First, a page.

The Directive is designed to promote responsible business conduct and prevent negative impacts on both people and the environment across global supply chains as well as helping to create sustainable economies. Companies will be expected to consider the wide range of human rights, environmental and climate-related risks associated with their operations, particularly those that are present within their supply chains. The Directive reflects a growing recognition of the need for companies to take responsibility for their supply chains and ensure that their business practices are both sustainable and ethical.
What are the obligations of companies and directors?
The CSDDD requires companies to conduct reasonable due diligence on their operations and their value chains to prevent or minimise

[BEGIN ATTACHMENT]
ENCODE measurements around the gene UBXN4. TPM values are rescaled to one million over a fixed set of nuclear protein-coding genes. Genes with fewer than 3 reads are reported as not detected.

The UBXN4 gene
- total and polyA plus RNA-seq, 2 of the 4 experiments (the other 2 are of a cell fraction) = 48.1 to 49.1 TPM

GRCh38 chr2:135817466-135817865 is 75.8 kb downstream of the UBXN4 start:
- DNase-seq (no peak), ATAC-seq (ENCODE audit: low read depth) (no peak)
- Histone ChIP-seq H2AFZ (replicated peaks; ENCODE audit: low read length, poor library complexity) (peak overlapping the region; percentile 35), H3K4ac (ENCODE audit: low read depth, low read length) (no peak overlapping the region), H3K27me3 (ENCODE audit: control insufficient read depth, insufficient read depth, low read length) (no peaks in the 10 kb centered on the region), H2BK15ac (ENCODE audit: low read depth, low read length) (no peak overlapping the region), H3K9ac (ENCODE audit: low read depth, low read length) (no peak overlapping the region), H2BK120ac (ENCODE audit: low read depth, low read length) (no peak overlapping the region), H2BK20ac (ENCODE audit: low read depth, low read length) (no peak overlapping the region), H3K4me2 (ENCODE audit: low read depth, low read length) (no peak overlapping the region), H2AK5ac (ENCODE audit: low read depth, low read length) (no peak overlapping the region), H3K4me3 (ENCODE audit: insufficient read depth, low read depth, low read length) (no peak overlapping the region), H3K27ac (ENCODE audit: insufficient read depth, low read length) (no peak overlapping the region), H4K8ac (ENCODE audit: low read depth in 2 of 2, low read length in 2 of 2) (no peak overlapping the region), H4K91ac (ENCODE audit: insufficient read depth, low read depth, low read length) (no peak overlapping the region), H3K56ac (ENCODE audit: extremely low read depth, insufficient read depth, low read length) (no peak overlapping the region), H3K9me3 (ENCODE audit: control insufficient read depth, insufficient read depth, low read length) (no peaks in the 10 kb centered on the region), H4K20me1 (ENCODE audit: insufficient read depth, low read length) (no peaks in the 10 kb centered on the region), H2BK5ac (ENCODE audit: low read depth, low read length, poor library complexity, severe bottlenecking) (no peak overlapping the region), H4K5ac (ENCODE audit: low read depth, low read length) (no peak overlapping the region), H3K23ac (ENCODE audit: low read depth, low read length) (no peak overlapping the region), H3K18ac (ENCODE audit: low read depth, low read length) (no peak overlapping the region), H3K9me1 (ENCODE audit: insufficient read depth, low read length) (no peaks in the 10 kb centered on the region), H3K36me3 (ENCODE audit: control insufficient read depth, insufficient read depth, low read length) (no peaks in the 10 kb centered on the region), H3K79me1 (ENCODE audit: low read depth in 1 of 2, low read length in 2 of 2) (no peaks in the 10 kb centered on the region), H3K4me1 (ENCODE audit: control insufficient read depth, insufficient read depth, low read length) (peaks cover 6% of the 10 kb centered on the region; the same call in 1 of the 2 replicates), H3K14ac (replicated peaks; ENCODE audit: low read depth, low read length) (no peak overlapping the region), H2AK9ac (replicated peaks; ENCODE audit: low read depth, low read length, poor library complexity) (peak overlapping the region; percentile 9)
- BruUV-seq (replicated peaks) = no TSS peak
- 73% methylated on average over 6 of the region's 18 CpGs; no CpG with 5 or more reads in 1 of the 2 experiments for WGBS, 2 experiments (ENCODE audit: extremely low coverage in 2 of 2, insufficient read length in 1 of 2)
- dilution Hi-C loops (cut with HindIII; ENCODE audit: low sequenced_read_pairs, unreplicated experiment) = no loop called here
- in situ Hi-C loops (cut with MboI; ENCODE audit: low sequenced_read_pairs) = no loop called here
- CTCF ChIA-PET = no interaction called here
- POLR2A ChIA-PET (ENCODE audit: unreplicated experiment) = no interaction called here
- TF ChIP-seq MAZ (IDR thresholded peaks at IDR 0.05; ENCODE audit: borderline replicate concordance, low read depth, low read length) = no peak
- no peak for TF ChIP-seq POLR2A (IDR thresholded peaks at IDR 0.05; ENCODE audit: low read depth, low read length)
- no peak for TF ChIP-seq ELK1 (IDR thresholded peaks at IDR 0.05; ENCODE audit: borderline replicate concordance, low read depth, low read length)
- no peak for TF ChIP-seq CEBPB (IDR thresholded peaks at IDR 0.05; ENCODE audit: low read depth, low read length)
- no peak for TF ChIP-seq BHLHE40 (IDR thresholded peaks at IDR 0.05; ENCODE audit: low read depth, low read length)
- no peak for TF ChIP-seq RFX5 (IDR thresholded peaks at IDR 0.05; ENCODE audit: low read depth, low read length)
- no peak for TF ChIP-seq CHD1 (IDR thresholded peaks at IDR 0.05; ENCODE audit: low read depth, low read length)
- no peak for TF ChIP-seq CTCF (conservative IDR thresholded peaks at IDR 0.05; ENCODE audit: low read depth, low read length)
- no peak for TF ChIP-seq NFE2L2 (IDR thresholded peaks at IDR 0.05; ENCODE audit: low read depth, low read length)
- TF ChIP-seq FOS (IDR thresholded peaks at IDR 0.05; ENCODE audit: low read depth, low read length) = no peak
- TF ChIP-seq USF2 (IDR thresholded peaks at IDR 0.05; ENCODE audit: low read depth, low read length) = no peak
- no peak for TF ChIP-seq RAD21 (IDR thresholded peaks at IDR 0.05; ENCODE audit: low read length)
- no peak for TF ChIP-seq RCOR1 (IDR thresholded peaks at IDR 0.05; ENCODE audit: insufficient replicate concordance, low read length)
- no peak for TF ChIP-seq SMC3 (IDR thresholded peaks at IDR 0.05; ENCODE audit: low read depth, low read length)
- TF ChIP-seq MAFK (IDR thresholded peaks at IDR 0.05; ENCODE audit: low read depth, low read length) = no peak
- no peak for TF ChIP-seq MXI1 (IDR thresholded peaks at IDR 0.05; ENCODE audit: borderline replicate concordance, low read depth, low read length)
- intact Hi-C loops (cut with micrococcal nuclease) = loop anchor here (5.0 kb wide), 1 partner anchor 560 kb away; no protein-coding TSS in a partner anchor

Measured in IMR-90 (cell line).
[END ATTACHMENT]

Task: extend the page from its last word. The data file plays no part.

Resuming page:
human rights or environmental risks.
There are several measures an organisation will be expected to take in order to fulfil obligations:
• Integrate due diligence into corporate policies and procedures.
• Conduct a risk analysis to identify potential adverse impacts.
• Prevent and mitigate adverse impacts that have been identified.
• Establish and maintain a complaints procedure.
• Monitor the effectiveness of due diligence procedures.
• Publicly communicate the due diligence that has been undertaken.
Due to the alignment of the Directive with international standards and guidelines, it is likely that due diligence obligations will be broadly aligned to those that are defined in other supply chain due diligence legislation adopted most recently by Germany and Norway.
In addition to corporate obligations the Directive also introduces duties for the directors of eligible companies. Duties include overseeing the implementation of due diligence processes and integrating due diligence into the corporate strategy of the organisation. Directors will also